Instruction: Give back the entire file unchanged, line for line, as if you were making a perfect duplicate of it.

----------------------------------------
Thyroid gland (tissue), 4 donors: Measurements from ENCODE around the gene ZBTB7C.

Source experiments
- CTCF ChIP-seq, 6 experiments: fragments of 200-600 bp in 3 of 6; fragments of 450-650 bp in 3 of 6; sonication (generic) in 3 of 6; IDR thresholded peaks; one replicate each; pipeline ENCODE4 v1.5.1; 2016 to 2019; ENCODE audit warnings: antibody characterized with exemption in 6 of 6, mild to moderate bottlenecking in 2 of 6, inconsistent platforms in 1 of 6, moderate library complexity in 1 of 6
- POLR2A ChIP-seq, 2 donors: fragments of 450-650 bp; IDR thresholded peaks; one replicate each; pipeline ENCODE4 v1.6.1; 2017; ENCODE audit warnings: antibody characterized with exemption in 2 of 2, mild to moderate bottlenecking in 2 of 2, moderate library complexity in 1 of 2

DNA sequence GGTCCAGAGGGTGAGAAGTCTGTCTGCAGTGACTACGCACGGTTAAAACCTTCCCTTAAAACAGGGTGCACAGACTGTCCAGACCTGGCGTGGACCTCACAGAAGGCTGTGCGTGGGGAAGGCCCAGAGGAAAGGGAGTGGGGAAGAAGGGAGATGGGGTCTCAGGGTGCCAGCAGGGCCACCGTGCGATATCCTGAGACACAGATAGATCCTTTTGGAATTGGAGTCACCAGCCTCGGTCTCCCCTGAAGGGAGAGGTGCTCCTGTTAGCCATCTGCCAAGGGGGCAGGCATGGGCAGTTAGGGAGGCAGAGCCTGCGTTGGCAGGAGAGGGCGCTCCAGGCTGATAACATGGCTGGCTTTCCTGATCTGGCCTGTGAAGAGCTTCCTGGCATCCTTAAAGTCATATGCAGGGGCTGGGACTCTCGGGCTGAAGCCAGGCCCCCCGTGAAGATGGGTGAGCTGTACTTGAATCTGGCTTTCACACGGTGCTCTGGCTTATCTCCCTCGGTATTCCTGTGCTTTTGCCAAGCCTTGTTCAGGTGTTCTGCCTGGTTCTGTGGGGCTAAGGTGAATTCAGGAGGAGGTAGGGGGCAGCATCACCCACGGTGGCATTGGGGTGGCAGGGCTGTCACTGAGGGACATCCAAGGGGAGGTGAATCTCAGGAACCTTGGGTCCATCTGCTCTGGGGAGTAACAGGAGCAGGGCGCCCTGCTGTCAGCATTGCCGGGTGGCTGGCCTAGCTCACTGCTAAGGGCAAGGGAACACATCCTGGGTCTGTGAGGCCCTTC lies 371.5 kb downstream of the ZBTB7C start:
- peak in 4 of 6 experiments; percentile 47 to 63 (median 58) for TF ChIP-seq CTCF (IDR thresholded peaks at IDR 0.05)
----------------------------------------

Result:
Thyroid gland (tissue), 4 donors: Measurements from ENCODE around the gene ZBTB7C.

Source experiments
- CTCF ChIP-seq, 6 experiments: fragments of 200-600 bp in 3 of 6; fragments of 450-650 bp in 3 of 6; sonication (generic) in 3 of 6; IDR thresholded peaks; one replicate each; pipeline ENCODE4 v1.5.1; 2016 to 2019; ENCODE audit warnings: antibody characterized with exemption in 6 of 6, mild to moderate bottlenecking in 2 of 6, inconsistent platforms in 1 of 6, moderate library complexity in 1 of 6
- POLR2A ChIP-seq, 2 donors: fragments of 450-650 bp; IDR thresholded peaks; one replicate each; pipeline ENCODE4 v1.6.1; 2017; ENCODE audit warnings: antibody characterized with exemption in 2 of 2, mild to moderate bottlenecking in 2 of 2, moderate library complexity in 1 of 2

DNA sequence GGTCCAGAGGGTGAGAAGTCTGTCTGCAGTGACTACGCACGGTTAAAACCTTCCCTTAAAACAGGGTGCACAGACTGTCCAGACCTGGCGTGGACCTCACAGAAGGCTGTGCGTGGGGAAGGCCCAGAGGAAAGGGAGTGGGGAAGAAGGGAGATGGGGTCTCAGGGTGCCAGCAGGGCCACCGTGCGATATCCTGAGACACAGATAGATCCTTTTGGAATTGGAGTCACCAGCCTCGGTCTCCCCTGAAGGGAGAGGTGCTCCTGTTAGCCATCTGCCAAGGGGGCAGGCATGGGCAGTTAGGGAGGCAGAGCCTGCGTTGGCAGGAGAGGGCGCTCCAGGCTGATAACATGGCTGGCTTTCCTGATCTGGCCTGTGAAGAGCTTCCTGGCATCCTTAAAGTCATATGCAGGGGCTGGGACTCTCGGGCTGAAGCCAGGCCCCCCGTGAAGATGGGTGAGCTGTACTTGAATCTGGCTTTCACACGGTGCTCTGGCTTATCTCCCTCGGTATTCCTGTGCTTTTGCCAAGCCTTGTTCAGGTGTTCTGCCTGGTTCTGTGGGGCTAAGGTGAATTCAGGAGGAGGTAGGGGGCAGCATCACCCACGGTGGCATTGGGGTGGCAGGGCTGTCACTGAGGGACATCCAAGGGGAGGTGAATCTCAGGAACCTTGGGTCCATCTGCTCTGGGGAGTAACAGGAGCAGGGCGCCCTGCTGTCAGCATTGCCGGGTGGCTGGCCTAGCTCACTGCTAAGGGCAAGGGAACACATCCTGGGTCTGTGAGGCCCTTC lies 371.5 kb downstream of the ZBTB7C start:
- peak in 4 of 6 experiments; percentile 47 to 63 (median 58) for TF ChIP-seq CTCF (IDR thresholded peaks at IDR 0.05)